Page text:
future

Infrastructure and Maintenance in 2027

What will the industry look like in 2027? Will we still have large contracts? Or will there be a mass unbundling of services?

Will I even have a business in 2027?!

Self-driving cars and beyond

Self-driving cars and beyond

What Uber and Airbnb have done to disrupt and radically change the taxi and hotel industries is sending a clear sign that technology is changing the way customers buy and suppliers deliver.

So what does it all mean for physical works contractors, engineers and asset owners who manage or deliver contracts for major public assets like roads, water, facilities and open spaces?

Here are my top 8 predictions for how our world will change by 2027:

  1. The end of reactive maintenance (and customer complaints?) From the door hinge at the library through to the length of grass at the park, remote sensors will deliver continuous real-time asset condition and performance data. This will be crunched using AI to predict when an asset is about to fail so that a request for service is issued before a customer complains.
  2. End of the multiple asset owner. The platforms and integration of asset data across multiple asset types could mean a truly integrated delivery of services that it could be feasible that facilities, water, roading and open spaces asset owners could all be integrated into one asset owner and management function. Thus reducing the need for multiple government operational departments and contract delivery options.
  3. Unbundling of big contracts (Maybe the end of the big contractor). Future IT and Artificial Intelligence platforms, coupled with sensors on everything, will be able to manage asset data and coordinate work planning at a micro level. This will give asset owners real-time optimised data down to a micro level in which they will be able to predict and issue work orders for the smallest of faults. Coupled with the flexibility to create an Uber-type queuing system for jobs, means that even small tasks could get issued directly to pre-approved local suppliers for quoting. There may no longer be a need for contractors with large internal workforces who currently perform these types of jobs as part of major contracts.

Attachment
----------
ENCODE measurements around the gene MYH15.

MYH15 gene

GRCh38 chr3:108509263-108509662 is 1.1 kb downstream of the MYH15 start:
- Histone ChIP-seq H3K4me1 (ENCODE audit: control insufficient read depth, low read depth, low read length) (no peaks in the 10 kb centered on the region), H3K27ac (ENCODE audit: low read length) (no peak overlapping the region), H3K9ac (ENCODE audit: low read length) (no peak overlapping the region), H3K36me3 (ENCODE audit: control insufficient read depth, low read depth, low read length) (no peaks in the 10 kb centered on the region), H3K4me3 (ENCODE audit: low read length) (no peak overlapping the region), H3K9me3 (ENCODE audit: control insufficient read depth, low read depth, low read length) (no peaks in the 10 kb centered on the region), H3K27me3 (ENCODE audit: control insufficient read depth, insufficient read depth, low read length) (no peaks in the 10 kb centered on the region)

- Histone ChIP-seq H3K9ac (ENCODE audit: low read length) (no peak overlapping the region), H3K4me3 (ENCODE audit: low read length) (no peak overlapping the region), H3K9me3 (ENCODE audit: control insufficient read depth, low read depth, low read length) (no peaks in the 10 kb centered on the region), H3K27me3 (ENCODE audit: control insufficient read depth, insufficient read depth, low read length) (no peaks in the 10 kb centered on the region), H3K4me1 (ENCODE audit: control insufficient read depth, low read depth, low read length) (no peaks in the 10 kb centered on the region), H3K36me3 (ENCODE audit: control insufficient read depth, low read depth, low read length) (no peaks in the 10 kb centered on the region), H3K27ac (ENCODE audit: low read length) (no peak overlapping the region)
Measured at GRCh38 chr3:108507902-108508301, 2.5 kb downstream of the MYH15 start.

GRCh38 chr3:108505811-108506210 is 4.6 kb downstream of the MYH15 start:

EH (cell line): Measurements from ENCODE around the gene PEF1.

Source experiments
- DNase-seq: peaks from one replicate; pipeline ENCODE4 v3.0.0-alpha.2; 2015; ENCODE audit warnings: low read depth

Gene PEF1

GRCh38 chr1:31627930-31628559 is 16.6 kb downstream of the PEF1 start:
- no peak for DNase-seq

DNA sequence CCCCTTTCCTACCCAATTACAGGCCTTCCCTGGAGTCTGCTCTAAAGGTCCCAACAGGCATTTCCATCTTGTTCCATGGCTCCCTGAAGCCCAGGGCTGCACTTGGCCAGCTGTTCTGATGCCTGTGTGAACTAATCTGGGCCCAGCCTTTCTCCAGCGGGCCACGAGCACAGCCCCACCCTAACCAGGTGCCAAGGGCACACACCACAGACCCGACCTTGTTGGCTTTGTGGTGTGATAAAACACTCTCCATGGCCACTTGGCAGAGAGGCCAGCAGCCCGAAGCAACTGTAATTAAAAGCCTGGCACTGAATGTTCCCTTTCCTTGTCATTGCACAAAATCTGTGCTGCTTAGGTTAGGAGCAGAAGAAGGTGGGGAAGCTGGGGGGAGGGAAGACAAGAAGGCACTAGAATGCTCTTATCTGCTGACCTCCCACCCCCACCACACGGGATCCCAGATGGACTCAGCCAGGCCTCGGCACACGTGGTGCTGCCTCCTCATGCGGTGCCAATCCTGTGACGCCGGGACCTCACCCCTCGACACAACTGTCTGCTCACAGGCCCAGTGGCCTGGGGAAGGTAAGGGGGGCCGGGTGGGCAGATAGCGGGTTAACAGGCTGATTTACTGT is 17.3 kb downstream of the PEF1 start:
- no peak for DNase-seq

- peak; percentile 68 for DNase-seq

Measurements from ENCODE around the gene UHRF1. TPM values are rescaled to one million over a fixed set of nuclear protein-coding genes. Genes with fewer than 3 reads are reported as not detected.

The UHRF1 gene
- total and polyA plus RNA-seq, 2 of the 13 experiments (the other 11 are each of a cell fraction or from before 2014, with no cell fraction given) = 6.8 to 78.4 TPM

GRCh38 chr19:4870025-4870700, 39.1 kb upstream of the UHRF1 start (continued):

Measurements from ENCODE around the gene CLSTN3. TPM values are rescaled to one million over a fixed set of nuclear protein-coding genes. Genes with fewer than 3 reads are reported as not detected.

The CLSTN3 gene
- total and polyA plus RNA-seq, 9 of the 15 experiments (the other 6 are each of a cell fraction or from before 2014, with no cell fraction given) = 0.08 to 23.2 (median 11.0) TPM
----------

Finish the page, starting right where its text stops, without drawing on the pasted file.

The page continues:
4. Driverless autonomous maintenance. Assets maintenance shifts towards being completely autonomous and remote, without the need for operators or supervision. Plant will locate to various sites around the network and be in operation 24/7. It is not hard to imagine solar-powered remote mowers maintaining parks or pipe root-cutting robots working day and night.
  5. The future maintenance worker will be more of a generalist.  We are likely to move towards 3D printing of replacement parts on-board an autonomous vehicle en route to a site.  Diagnosis will be automated. This means that the technician of the future will be a generalist who effectively swaps different assets or replacement parts in and out.
  6. You won’t need as much plant, assets, spare parts or personnel. With plant being solar powered and working autonomously, there will be no need for large pools of operatives, plant, corporate offices and yards. The real-time collection of asset condition and performance data will also mean that the traditional contract and asset management staff roles will no longer exist.
  7. There will always be a need for that personal touch. I believe customers will still want that human touch to deal with issues and for site liaison. Maybe I am being naive but the concept of automated machine-based empathy doesn’t work for me yet.